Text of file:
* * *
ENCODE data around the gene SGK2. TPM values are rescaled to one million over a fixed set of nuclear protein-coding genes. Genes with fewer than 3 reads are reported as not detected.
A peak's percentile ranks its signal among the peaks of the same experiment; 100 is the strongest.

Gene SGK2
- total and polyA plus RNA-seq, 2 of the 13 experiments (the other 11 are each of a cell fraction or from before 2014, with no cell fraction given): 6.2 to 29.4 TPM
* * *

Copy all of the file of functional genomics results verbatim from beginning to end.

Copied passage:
ENCODE data around the gene SGK2. TPM values are rescaled to one million over a fixed set of nuclear protein-coding genes. Genes with fewer than 3 reads are reported as not detected.
A peak's percentile ranks its signal among the peaks of the same experiment; 100 is the strongest.

Gene SGK2
- total and polyA plus RNA-seq, 2 of the 13 experiments (the other 11 are each of a cell fraction or from before 2014, with no cell fraction given): 6.2 to 29.4 TPM